How to Deal with Travel Sickness

While motion or seasickness isn't something that I've ever really had a problem with, I do have a tendency to get a stomach problems while traveling. For some reason my tummy just doesn't do well on long travel days and there have been many flights where the pain is so bad that I just sit curled up in a little ball and hope I'll make it to my final destination without something terrible happening. 

I've also gotten sick while out and about as well. Food poisoning in Hong Kong, the flu in the Philippines.... nothing too major (thank goodness) but all things that make your trip a little inconvenient. 

By now I’ve got a few tricks up my sleeve for making sure that no sickness or bout of food poisoning gets out of hand. Of course, if something is seriously wrong and isn’t going away, you need to seek medical attention. This is why you get travel insurance, after all!

I was recovering from a serious bout of food poisoning when this photo was taken! I spent a lot of time that day laying on a bench in the park, just trying to take it easy.

I was recovering from a serious bout of food poisoning when this photo was taken! I spent a lot of time that day laying on a bench in the park, just trying to take it easy.

But if you’ve just eaten something that doesn’t agree with you, or can’t stop sniffling, here are a few tips to get you back on your feet and make sure you still have a great time.


Pack a travel first aid kit

No matter where I go or for how long, I make sure to take my travel first aid kit. It’s come in handy so many times, and I always make sure to keep it stocked with a few basic essentials:

  • Band-Aids

  • Disinfecting wipes

  • Tylenol / Ibuprofen

  • Imodium

  • Melatonin

  • Pepto Bismol tablets

The little kit I use cost me less than $6 at Target, and the travel sized of all these items are usually available in the travel section or pharmacy section of a store.

 

Do some research

Heading somewhere particularly remote? It’s always a good idea to do a little research and find out what are some common illnesses to foreigners.

Depending on where you go, you may need to be careful about what water you drink, if you eat street food and if there are any major diseases carried by mosquitoes or other bugs.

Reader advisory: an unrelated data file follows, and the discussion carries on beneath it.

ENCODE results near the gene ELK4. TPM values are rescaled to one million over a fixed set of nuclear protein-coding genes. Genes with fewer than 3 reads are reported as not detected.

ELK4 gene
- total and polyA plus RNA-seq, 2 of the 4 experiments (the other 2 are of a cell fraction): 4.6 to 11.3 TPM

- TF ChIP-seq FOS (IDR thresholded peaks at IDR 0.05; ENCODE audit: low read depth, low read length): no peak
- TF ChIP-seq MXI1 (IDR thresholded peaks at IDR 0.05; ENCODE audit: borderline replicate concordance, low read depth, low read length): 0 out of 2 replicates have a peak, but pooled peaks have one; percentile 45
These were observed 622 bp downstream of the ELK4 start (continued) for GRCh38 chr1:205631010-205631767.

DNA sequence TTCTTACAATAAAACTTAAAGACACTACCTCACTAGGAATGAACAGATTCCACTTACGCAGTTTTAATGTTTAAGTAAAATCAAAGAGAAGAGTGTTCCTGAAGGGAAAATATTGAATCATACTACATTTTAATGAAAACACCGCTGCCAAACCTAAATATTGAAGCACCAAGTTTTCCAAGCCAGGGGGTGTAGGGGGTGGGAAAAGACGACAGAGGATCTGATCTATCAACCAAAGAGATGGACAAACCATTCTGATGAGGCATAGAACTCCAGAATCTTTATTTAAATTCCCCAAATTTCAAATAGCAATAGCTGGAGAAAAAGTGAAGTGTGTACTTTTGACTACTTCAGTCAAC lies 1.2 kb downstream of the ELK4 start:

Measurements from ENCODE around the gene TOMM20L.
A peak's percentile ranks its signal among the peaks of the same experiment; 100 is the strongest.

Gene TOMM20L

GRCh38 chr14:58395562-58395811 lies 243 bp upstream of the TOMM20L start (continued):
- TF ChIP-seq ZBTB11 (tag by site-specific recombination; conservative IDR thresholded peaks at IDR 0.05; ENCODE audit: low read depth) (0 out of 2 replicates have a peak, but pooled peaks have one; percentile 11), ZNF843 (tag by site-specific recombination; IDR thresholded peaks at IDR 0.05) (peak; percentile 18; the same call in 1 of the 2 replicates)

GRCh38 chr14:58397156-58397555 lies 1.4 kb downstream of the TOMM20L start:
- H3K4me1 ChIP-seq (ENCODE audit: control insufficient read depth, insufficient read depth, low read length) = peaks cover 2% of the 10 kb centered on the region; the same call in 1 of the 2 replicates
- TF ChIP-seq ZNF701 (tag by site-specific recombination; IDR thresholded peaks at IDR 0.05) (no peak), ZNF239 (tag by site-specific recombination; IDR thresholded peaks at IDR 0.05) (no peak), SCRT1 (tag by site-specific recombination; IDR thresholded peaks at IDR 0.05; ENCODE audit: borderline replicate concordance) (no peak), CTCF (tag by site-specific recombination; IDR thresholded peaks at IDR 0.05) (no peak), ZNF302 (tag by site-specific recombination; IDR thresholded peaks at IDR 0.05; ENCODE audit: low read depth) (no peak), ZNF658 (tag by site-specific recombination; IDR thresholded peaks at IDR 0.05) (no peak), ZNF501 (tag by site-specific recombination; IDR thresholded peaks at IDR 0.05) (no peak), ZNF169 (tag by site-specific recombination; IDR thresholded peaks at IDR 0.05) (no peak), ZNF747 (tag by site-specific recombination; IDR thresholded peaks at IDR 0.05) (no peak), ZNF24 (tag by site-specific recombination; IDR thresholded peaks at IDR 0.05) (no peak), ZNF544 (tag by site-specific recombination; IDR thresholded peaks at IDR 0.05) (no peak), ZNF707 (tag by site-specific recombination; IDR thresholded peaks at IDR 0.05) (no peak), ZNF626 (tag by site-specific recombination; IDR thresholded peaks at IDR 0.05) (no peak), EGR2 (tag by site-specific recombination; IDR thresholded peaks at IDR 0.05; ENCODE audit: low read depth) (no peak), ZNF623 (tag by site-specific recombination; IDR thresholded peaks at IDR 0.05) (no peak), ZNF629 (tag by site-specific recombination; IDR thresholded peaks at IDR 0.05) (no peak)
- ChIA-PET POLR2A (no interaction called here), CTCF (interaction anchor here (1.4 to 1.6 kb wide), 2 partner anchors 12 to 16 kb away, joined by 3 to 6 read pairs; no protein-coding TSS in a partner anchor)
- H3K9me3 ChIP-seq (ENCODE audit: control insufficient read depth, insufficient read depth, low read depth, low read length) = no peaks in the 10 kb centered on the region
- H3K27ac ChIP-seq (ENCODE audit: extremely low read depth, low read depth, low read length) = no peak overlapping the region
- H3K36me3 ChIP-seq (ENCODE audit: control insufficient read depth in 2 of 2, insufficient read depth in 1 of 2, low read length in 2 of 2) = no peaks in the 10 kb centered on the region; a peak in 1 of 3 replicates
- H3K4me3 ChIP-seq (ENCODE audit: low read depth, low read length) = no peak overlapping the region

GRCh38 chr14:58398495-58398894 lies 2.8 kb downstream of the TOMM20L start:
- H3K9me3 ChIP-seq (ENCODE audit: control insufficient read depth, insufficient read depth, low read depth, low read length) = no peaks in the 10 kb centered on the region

If I’m going somewhere that I know the water situation might be a little sketchy, then I take some water purification tablets along with me. Mostly places sell drinking water, but it’s always good to have these on hand just in case.

While in Iceland, my sister-in-law got a horrible toothache that was causing so much pain. We didn’t know that they didn’t have any type of oral tooth treatment, and visited several pharmacies to get as many painkillers as possible. Of course, we didn’t know that the tooth problem would come, but it would have been handy to know what kind of medications and medicines were available.

 

Take proper precautions

Keeping yourself healthy in general and practicing healthy habits will greatly increase your chances of coming down with a cold. This doesn’t mean you have to stick to a strict diet or exercise regimen while on vacation, but there are some things you can do to make sure your body has the best chance at fighting anything off quickly.

  • Drink lots of water. It’s a classic tip, but it works. I’ve warded off many a stomach flu or oncoming cold by making sure to drink lots and lots of liquid. This is especially important in hot climates.

  • Wear sunscreen. You should be doing this every day anyway, but it’s important to keep up the habit when you’re away. Too much sun exposure could lead to some sun stroke (so wear a hat), and that combined with a major sun burn is enough to keep anyone indoors for a day or two.

  • Use bug spray. I learned the hard way that not coming prepared for a place literally called Mosquito Bay would result in a rough remainder of the trip. My legs and arms were entirely covered in bites, and I spent the rest of my trip hunting down calamine lotion and trying to ignore the itch and slight sickness that came from being attacked.

 

Check your travel insurance

Getting travel insurance should always be something you do for your trips. You never know when you’re going to get stung by a jellyfish, come down with an intense fever or fall off a hill and break your arm. If things get really bad, you need to be able to visit a doctor or hospital and get proper help.

There are a lot of providers of travel insurance, and some specialize for those who are going to participate in high risk activities like bungee jumping, SCUBA diving or rock climbing. Find out which providers are right for you. Travel insurance for a single trip typically doesn’t cost more than about $50, and it is well worth it in an emergency.

 

Rest if you need it

Ultimately, your body heals and recovers best when you take care of it, listen to it and give it rest. If you’re really just not up to that hike today, or you’re too queasy for another boat ride, then listen to your body and take a day off. It’s much better to take an easy day instead of pushing yourself and just making the problem worse.

If you have no choice and have to get moving, like if you have a plane or train to catch, then do your best and get some rest in your seat as best you can.


You never know what is going to happen when you travel around the world. Honestly, that part of the fun, but sometimes you can run into sticky situations. Getting sick when you’re far away from home and a familiar environment isn’t easy, but if you take precautions and come as prepared as possible, you’ll be more ready for anything that comes your way. And even if you don’t need your first aid kit or travel insurance, at least you have the peace of mind knowing that you are ready to tackle anything.

Have you ever gotten really sick when traveling? What are your trips for staying healthy?


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